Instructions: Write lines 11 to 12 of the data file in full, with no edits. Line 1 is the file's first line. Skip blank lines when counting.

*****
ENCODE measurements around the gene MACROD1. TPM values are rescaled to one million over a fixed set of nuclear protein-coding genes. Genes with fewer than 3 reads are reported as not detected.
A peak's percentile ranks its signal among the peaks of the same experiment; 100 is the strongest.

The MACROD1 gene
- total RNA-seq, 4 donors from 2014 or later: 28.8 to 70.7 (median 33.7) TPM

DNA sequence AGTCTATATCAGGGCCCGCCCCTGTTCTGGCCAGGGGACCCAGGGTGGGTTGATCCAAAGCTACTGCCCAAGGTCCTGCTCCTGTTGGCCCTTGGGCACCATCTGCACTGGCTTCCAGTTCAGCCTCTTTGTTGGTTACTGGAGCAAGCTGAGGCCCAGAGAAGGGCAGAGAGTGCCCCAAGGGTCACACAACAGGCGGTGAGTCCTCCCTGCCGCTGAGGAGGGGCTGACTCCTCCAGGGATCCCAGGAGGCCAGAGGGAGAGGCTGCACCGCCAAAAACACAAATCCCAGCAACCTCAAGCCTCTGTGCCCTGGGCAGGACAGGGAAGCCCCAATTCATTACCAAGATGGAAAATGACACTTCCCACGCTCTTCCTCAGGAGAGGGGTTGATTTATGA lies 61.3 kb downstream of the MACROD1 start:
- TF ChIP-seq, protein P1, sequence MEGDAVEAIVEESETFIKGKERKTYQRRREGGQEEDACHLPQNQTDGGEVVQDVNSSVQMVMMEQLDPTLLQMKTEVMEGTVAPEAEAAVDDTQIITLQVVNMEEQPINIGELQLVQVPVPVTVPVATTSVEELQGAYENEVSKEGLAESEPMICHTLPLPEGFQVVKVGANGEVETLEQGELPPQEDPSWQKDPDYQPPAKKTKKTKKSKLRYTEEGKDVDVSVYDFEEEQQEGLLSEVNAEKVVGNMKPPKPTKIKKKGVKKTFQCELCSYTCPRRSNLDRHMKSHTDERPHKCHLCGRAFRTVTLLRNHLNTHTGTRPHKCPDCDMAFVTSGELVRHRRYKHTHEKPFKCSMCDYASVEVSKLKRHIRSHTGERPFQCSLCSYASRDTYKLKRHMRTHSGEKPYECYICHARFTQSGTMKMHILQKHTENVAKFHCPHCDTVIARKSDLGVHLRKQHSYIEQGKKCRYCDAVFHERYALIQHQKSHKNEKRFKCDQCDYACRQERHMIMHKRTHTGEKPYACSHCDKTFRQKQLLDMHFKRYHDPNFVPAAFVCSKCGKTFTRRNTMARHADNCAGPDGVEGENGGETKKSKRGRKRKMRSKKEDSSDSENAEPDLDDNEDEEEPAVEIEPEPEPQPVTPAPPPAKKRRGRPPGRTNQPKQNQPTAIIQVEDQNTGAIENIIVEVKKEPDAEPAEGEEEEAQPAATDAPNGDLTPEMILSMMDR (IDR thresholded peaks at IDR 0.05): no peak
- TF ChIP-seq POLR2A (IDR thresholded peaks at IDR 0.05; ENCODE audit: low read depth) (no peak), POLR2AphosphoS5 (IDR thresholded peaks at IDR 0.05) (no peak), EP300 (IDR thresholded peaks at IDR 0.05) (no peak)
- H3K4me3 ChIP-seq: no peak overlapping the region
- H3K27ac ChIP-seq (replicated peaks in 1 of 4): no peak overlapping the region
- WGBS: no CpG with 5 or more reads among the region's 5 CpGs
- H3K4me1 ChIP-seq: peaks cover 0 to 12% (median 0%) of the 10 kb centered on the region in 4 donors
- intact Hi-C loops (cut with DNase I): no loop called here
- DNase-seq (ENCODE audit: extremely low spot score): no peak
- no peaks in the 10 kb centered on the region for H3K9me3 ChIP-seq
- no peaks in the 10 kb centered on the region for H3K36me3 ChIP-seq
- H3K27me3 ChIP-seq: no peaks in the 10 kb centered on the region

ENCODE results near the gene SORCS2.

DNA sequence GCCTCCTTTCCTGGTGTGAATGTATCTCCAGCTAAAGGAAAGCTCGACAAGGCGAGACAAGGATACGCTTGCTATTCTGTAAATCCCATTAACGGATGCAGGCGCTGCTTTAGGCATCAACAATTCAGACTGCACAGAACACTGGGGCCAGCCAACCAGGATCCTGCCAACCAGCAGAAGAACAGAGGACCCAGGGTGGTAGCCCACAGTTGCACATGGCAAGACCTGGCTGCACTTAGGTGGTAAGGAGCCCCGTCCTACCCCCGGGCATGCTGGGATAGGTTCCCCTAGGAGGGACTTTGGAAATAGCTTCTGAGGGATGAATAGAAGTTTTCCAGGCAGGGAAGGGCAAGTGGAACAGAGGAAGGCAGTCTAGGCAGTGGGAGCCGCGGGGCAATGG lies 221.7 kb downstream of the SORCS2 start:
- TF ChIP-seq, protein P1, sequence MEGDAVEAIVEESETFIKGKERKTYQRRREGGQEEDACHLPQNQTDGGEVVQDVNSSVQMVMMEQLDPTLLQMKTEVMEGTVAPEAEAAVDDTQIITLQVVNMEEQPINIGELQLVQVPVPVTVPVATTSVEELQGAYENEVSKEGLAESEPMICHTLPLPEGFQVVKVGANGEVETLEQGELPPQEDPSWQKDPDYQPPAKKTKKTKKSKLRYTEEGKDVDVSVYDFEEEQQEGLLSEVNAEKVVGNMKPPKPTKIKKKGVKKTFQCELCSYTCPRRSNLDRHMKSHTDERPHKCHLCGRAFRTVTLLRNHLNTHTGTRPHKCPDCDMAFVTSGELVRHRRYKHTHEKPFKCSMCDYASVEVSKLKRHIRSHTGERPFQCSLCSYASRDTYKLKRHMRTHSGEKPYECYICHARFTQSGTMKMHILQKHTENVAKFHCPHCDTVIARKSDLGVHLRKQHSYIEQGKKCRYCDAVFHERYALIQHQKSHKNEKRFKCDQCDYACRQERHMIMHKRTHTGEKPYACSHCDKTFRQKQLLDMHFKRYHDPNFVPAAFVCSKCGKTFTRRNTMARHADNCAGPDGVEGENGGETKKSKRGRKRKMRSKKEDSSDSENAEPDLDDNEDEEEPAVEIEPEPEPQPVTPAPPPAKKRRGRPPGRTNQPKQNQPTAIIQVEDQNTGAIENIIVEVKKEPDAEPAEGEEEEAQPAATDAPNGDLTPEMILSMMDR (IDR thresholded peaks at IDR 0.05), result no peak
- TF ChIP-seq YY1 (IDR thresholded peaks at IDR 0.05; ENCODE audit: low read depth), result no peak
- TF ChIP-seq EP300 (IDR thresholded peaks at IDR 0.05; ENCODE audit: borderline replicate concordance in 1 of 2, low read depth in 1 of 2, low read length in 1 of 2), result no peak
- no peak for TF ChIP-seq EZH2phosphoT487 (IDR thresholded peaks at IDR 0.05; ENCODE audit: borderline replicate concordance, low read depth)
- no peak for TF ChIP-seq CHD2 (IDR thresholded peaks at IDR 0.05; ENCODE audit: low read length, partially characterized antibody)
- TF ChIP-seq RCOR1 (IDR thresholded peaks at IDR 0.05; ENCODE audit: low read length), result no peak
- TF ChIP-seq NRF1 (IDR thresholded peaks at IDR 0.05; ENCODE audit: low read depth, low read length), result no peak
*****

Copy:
- H3K4me1 ChIP-seq: peaks cover 0 to 12% (median 0%) of the 10 kb centered on the region in 4 donors
- intact Hi-C loops (cut with DNase I): no loop called here